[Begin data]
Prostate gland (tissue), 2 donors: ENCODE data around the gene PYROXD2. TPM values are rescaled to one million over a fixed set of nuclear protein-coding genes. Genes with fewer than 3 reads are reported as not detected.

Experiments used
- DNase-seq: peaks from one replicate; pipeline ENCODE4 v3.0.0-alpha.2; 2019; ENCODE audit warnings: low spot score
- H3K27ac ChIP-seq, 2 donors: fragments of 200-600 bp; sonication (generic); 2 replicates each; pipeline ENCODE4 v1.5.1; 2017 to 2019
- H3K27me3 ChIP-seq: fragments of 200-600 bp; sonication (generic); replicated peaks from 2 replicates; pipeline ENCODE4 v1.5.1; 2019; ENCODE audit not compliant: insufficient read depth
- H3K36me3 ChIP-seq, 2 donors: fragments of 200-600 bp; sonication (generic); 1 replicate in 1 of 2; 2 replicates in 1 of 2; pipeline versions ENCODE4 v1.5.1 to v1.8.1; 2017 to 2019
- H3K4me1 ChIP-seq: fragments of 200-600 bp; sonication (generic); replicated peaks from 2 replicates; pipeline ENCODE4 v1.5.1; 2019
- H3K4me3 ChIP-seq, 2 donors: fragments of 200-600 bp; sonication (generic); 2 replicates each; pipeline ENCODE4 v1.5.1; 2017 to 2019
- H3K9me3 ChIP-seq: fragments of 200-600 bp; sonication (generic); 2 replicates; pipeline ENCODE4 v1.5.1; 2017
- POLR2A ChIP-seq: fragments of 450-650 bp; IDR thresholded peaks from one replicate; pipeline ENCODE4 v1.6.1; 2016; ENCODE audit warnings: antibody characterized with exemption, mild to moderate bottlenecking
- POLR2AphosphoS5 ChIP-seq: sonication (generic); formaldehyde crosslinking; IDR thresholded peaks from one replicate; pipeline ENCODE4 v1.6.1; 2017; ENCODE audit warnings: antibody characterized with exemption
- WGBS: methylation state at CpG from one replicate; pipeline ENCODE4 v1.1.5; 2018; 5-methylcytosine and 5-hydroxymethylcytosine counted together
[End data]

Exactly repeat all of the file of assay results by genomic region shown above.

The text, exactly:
Prostate gland (tissue), 2 donors: ENCODE data around the gene PYROXD2. TPM values are rescaled to one million over a fixed set of nuclear protein-coding genes. Genes with fewer than 3 reads are reported as not detected.

Experiments used
- DNase-seq: peaks from one replicate; pipeline ENCODE4 v3.0.0-alpha.2; 2019; ENCODE audit warnings: low spot score
- H3K27ac ChIP-seq, 2 donors: fragments of 200-600 bp; sonication (generic); 2 replicates each; pipeline ENCODE4 v1.5.1; 2017 to 2019
- H3K27me3 ChIP-seq: fragments of 200-600 bp; sonication (generic); replicated peaks from 2 replicates; pipeline ENCODE4 v1.5.1; 2019; ENCODE audit not compliant: insufficient read depth
- H3K36me3 ChIP-seq, 2 donors: fragments of 200-600 bp; sonication (generic); 1 replicate in 1 of 2; 2 replicates in 1 of 2; pipeline versions ENCODE4 v1.5.1 to v1.8.1; 2017 to 2019
- H3K4me1 ChIP-seq: fragments of 200-600 bp; sonication (generic); replicated peaks from 2 replicates; pipeline ENCODE4 v1.5.1; 2019
- H3K4me3 ChIP-seq, 2 donors: fragments of 200-600 bp; sonication (generic); 2 replicates each; pipeline ENCODE4 v1.5.1; 2017 to 2019
- H3K9me3 ChIP-seq: fragments of 200-600 bp; sonication (generic); 2 replicates; pipeline ENCODE4 v1.5.1; 2017
- POLR2A ChIP-seq: fragments of 450-650 bp; IDR thresholded peaks from one replicate; pipeline ENCODE4 v1.6.1; 2016; ENCODE audit warnings: antibody characterized with exemption, mild to moderate bottlenecking
- POLR2AphosphoS5 ChIP-seq: sonication (generic); formaldehyde crosslinking; IDR thresholded peaks from one replicate; pipeline ENCODE4 v1.6.1; 2017; ENCODE audit warnings: antibody characterized with exemption
- WGBS: methylation state at CpG from one replicate; pipeline ENCODE4 v1.1.5; 2018; 5-methylcytosine and 5-hydroxymethylcytosine counted together